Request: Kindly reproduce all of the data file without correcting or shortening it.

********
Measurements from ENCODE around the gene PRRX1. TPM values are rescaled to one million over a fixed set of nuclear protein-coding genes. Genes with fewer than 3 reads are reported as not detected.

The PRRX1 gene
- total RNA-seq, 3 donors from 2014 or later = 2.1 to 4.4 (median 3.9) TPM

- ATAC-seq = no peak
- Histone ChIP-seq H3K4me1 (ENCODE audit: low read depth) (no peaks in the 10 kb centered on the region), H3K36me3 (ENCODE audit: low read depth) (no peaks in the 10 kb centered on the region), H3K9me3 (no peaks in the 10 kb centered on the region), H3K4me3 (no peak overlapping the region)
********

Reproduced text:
Measurements from ENCODE around the gene PRRX1. TPM values are rescaled to one million over a fixed set of nuclear protein-coding genes. Genes with fewer than 3 reads are reported as not detected.

The PRRX1 gene
- total RNA-seq, 3 donors from 2014 or later = 2.1 to 4.4 (median 3.9) TPM

- ATAC-seq = no peak
- Histone ChIP-seq H3K4me1 (ENCODE audit: low read depth) (no peaks in the 10 kb centered on the region), H3K36me3 (ENCODE audit: low read depth) (no peaks in the 10 kb centered on the region), H3K9me3 (no peaks in the 10 kb centered on the region), H3K4me3 (no peak overlapping the region)